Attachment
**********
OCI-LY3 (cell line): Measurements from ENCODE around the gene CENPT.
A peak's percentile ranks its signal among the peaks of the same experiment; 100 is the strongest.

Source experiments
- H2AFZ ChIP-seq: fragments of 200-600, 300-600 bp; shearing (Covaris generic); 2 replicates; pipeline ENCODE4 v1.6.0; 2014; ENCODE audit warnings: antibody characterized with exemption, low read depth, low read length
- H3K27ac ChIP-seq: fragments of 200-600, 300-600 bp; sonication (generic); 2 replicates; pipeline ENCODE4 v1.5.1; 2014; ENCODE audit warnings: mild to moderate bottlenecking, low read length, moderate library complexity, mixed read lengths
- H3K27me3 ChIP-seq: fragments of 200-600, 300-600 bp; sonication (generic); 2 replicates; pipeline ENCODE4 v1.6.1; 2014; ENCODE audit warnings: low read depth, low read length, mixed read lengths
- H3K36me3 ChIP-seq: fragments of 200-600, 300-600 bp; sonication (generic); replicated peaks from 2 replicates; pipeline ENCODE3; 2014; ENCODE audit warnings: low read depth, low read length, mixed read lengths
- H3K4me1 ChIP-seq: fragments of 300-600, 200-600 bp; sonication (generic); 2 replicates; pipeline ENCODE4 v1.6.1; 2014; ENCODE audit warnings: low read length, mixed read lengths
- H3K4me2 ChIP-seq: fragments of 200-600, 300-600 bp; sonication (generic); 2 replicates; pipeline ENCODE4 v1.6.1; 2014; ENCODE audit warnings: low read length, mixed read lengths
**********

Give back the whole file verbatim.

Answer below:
OCI-LY3 (cell line): Measurements from ENCODE around the gene CENPT.
A peak's percentile ranks its signal among the peaks of the same experiment; 100 is the strongest.

Source experiments
- H2AFZ ChIP-seq: fragments of 200-600, 300-600 bp; shearing (Covaris generic); 2 replicates; pipeline ENCODE4 v1.6.0; 2014; ENCODE audit warnings: antibody characterized with exemption, low read depth, low read length
- H3K27ac ChIP-seq: fragments of 200-600, 300-600 bp; sonication (generic); 2 replicates; pipeline ENCODE4 v1.5.1; 2014; ENCODE audit warnings: mild to moderate bottlenecking, low read length, moderate library complexity, mixed read lengths
- H3K27me3 ChIP-seq: fragments of 200-600, 300-600 bp; sonication (generic); 2 replicates; pipeline ENCODE4 v1.6.1; 2014; ENCODE audit warnings: low read depth, low read length, mixed read lengths
- H3K36me3 ChIP-seq: fragments of 200-600, 300-600 bp; sonication (generic); replicated peaks from 2 replicates; pipeline ENCODE3; 2014; ENCODE audit warnings: low read depth, low read length, mixed read lengths
- H3K4me1 ChIP-seq: fragments of 300-600, 200-600 bp; sonication (generic); 2 replicates; pipeline ENCODE4 v1.6.1; 2014; ENCODE audit warnings: low read length, mixed read lengths
- H3K4me2 ChIP-seq: fragments of 200-600, 300-600 bp; sonication (generic); 2 replicates; pipeline ENCODE4 v1.6.1; 2014; ENCODE audit warnings: low read length, mixed read lengths